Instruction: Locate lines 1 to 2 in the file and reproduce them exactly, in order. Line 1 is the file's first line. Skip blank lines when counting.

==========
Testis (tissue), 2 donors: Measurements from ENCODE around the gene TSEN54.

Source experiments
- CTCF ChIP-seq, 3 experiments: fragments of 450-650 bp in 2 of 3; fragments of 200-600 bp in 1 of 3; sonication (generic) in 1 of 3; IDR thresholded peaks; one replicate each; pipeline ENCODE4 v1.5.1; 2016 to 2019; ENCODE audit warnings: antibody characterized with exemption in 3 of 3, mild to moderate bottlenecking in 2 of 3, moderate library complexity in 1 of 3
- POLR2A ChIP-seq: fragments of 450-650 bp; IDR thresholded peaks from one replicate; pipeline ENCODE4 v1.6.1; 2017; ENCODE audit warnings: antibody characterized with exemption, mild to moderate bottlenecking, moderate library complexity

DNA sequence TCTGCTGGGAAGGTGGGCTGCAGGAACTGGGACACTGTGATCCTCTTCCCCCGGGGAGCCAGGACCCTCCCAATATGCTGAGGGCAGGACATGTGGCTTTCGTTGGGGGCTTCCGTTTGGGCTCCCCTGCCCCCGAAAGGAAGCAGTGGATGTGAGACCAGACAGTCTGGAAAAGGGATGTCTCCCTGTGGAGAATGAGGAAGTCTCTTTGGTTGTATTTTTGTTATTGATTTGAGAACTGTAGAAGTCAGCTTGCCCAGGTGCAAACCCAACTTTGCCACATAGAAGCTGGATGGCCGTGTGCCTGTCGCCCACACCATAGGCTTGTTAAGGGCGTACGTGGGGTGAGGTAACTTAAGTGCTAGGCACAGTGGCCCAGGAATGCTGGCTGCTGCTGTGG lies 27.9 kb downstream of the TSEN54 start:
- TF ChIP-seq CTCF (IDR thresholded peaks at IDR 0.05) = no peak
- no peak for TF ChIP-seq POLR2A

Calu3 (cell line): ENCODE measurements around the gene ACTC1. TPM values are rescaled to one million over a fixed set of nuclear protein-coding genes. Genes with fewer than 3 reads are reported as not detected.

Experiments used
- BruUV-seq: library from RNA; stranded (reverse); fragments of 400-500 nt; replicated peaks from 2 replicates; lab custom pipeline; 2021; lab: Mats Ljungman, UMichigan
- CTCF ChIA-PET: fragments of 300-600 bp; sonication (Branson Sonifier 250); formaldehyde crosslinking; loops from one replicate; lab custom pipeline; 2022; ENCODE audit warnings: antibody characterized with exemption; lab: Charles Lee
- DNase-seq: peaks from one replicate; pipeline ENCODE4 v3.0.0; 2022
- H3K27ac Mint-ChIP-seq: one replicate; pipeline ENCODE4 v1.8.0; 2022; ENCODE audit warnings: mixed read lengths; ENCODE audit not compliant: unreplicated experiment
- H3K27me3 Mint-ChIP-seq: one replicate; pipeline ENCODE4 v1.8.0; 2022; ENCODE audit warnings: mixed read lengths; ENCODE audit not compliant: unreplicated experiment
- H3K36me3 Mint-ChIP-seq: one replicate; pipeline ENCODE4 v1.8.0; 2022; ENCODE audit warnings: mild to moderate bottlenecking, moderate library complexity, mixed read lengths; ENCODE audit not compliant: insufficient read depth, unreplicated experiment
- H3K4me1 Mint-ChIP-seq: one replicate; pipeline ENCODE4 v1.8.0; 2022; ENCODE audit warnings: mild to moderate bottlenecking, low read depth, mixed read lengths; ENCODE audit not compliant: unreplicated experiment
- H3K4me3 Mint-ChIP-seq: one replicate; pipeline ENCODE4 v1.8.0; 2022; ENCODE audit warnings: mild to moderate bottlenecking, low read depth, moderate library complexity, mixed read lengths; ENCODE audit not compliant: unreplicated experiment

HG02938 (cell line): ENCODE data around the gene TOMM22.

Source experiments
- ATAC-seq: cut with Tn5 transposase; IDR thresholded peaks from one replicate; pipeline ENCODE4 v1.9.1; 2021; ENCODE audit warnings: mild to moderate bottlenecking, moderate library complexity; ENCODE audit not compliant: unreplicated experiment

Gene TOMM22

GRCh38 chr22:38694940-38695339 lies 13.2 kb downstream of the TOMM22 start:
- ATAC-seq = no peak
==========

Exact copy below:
Testis (tissue), 2 donors: Measurements from ENCODE around the gene TSEN54.

Source experiments